What physical skills should your child be developing and when? What are appropriate games and activities you can play with your child to develop these new skills and encourage physical activity?
Watching your baby learn to roll, crawl, stand, walk, and run is an amazing process! With every age your child has a new task to learn and a physical challenge to overcome. As a parent, you can help your child grow into an active, healthy young person by encouraging these new physical skills by playing, walking, and exploring with your child.
These developmental milestones are a rough guide to your child’s physical development. Remember, each child grows differently and learns skills at a different rate, so if your child is not following these milestones exactly, don’t worry. However, if you think your child is lagging behind significantly, be sure to talk to your pediatrician. The suggested activities for you to play with your child at different ages are also simply suggestions. Some may not work for you and your child, and some children may be ready earlier or later for the recommended games and activities. The important part is that you spend time playing with your child. Let him be physically active while using the new skills and growing muscles of his body.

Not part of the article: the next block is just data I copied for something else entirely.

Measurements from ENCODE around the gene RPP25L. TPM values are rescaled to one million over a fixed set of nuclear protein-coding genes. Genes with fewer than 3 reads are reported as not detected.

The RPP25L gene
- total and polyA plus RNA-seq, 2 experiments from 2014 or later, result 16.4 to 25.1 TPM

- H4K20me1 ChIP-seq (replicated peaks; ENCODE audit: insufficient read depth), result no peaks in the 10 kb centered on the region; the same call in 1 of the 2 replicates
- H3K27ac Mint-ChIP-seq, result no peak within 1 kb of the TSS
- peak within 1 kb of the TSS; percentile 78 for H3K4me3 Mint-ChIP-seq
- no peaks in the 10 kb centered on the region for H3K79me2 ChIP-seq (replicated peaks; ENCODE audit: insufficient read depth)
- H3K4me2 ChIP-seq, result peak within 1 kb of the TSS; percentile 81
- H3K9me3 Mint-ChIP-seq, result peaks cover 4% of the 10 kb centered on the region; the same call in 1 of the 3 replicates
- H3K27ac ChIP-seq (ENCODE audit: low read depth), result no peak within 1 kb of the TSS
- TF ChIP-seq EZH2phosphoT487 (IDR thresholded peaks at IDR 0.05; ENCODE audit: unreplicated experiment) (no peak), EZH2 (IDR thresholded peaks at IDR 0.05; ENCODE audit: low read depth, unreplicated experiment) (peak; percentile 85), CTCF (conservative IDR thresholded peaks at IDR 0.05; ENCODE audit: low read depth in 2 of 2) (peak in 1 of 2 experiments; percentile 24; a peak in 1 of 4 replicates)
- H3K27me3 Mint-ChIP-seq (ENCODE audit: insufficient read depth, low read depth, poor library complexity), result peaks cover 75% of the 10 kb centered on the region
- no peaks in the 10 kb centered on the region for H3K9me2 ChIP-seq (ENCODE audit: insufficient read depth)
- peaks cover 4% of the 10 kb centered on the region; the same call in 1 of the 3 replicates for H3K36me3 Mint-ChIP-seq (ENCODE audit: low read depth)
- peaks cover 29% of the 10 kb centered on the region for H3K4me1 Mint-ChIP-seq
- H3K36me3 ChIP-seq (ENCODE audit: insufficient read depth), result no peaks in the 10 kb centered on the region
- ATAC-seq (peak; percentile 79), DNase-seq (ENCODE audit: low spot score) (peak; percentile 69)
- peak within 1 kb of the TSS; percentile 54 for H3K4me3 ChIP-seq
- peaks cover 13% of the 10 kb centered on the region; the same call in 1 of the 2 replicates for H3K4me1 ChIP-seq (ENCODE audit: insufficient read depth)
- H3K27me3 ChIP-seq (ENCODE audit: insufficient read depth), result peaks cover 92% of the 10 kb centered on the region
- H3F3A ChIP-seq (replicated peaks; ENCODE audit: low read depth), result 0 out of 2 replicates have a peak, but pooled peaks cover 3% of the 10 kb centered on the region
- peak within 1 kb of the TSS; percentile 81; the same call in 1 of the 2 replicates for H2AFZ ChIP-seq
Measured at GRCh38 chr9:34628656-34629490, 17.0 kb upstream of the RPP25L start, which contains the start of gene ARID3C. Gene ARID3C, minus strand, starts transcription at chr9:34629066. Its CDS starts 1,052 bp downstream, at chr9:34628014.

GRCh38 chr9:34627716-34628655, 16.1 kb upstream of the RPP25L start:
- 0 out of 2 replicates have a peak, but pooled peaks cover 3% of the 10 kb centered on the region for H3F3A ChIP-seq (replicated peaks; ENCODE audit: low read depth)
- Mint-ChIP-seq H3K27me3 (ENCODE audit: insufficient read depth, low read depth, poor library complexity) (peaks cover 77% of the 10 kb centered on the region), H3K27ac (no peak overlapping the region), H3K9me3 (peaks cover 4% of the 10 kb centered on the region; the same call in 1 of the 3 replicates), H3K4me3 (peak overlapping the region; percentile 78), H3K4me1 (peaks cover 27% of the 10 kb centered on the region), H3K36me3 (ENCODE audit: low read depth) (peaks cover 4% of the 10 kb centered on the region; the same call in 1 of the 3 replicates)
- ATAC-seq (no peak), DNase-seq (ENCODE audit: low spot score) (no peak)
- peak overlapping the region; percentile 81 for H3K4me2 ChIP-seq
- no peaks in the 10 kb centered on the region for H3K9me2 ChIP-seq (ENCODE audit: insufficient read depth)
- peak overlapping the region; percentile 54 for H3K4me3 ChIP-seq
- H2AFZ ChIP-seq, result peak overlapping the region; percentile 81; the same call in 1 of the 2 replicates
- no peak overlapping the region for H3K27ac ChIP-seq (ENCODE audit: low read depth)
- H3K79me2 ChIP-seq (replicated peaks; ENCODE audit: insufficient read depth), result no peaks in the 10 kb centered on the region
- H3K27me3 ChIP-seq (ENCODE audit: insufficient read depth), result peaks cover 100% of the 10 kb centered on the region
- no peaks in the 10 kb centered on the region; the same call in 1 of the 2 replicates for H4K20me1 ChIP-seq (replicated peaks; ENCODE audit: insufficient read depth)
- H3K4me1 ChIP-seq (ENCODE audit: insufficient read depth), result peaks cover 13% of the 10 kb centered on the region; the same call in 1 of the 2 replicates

By 3-4 months
Your child brings his hands together, moves his head side to side, lifts his head and chest when lying on his stomach, follows moving objects or people, wiggles and kicks, and grasps fingers and toys.
What you can do: Gently move your baby’s arms and legs to encourage bending and stretching during bath time or play time. Avoid leaving your child in a baby swing, car seat or carrier for long periods of time except when he’s sleeping. This discourages his moving and learning to use his body and muscles. Let your child move around when he’s being supervised so that he can experiment with his body and use his muscles.
By 6 months
Your baby can hold his head up, roll from his back to his tummy, and is learning to sit up on his own. If supported he can stand up, and he’s learning to bang toys together and play with his fingers and toes.
What you can do Give your baby toys and fingers to hold onto, push, and pull. Play with his hands and feet and tickle him gently. Give him space to move around when he’s being watched. Help him stand up and learn to balance on his own legs.
- Coats and Car Seats: A Lethal Combination?
- Kindergarten Sight Words List
- Child Development Theories
- Signs Your Child Might Have Asperger's Syndrome
- 10 Fun Activities for Children with Autism
- Why is Play Important? Social and Emotional Development, Physical Development, Creative Development
- First Grade Sight Words List
- Social Cognitive Theory
- The Homework Debate
- GED Math Practice Test 1